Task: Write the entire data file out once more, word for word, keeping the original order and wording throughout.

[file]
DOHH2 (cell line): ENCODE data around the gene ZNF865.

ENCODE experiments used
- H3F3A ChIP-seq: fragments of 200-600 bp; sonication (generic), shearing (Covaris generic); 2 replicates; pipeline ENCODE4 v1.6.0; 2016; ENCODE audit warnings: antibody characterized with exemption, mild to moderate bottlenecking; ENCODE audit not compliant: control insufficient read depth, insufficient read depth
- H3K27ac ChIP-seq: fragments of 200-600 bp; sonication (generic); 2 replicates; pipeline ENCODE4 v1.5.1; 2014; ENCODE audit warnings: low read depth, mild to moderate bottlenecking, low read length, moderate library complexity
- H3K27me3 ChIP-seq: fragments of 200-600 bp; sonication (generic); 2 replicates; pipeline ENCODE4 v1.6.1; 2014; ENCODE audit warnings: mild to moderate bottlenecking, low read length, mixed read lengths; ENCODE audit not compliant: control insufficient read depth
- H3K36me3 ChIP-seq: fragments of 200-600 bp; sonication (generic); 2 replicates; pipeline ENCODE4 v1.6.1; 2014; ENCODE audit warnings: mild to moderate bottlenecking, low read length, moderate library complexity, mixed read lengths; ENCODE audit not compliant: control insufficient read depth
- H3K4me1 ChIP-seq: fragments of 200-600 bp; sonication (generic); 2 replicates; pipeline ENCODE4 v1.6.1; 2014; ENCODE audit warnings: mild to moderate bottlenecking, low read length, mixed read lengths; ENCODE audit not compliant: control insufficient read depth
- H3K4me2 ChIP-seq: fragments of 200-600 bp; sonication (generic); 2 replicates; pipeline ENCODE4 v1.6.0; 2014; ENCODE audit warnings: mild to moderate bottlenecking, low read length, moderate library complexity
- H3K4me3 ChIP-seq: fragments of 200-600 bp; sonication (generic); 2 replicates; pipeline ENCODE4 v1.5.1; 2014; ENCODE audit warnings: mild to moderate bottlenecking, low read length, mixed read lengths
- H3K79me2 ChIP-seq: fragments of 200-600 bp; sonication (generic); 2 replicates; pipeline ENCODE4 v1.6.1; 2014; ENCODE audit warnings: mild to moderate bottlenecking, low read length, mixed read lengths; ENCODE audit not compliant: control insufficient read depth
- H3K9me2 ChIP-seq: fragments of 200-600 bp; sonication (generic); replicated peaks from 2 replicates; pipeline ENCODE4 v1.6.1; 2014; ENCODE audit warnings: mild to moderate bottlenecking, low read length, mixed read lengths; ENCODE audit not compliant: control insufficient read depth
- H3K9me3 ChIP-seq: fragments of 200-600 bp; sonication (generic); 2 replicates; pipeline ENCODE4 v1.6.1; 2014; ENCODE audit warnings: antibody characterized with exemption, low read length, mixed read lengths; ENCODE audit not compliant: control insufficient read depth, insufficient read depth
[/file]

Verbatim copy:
DOHH2 (cell line): ENCODE data around the gene ZNF865.

ENCODE experiments used
- H3F3A ChIP-seq: fragments of 200-600 bp; sonication (generic), shearing (Covaris generic); 2 replicates; pipeline ENCODE4 v1.6.0; 2016; ENCODE audit warnings: antibody characterized with exemption, mild to moderate bottlenecking; ENCODE audit not compliant: control insufficient read depth, insufficient read depth
- H3K27ac ChIP-seq: fragments of 200-600 bp; sonication (generic); 2 replicates; pipeline ENCODE4 v1.5.1; 2014; ENCODE audit warnings: low read depth, mild to moderate bottlenecking, low read length, moderate library complexity
- H3K27me3 ChIP-seq: fragments of 200-600 bp; sonication (generic); 2 replicates; pipeline ENCODE4 v1.6.1; 2014; ENCODE audit warnings: mild to moderate bottlenecking, low read length, mixed read lengths; ENCODE audit not compliant: control insufficient read depth
- H3K36me3 ChIP-seq: fragments of 200-600 bp; sonication (generic); 2 replicates; pipeline ENCODE4 v1.6.1; 2014; ENCODE audit warnings: mild to moderate bottlenecking, low read length, moderate library complexity, mixed read lengths; ENCODE audit not compliant: control insufficient read depth
- H3K4me1 ChIP-seq: fragments of 200-600 bp; sonication (generic); 2 replicates; pipeline ENCODE4 v1.6.1; 2014; ENCODE audit warnings: mild to moderate bottlenecking, low read length, mixed read lengths; ENCODE audit not compliant: control insufficient read depth
- H3K4me2 ChIP-seq: fragments of 200-600 bp; sonication (generic); 2 replicates; pipeline ENCODE4 v1.6.0; 2014; ENCODE audit warnings: mild to moderate bottlenecking, low read length, moderate library complexity
- H3K4me3 ChIP-seq: fragments of 200-600 bp; sonication (generic); 2 replicates; pipeline ENCODE4 v1.5.1; 2014; ENCODE audit warnings: mild to moderate bottlenecking, low read length, mixed read lengths
- H3K79me2 ChIP-seq: fragments of 200-600 bp; sonication (generic); 2 replicates; pipeline ENCODE4 v1.6.1; 2014; ENCODE audit warnings: mild to moderate bottlenecking, low read length, mixed read lengths; ENCODE audit not compliant: control insufficient read depth
- H3K9me2 ChIP-seq: fragments of 200-600 bp; sonication (generic); replicated peaks from 2 replicates; pipeline ENCODE4 v1.6.1; 2014; ENCODE audit warnings: mild to moderate bottlenecking, low read length, mixed read lengths; ENCODE audit not compliant: control insufficient read depth
- H3K9me3 ChIP-seq: fragments of 200-600 bp; sonication (generic); 2 replicates; pipeline ENCODE4 v1.6.1; 2014; ENCODE audit warnings: antibody characterized with exemption, low read length, mixed read lengths; ENCODE audit not compliant: control insufficient read depth, insufficient read depth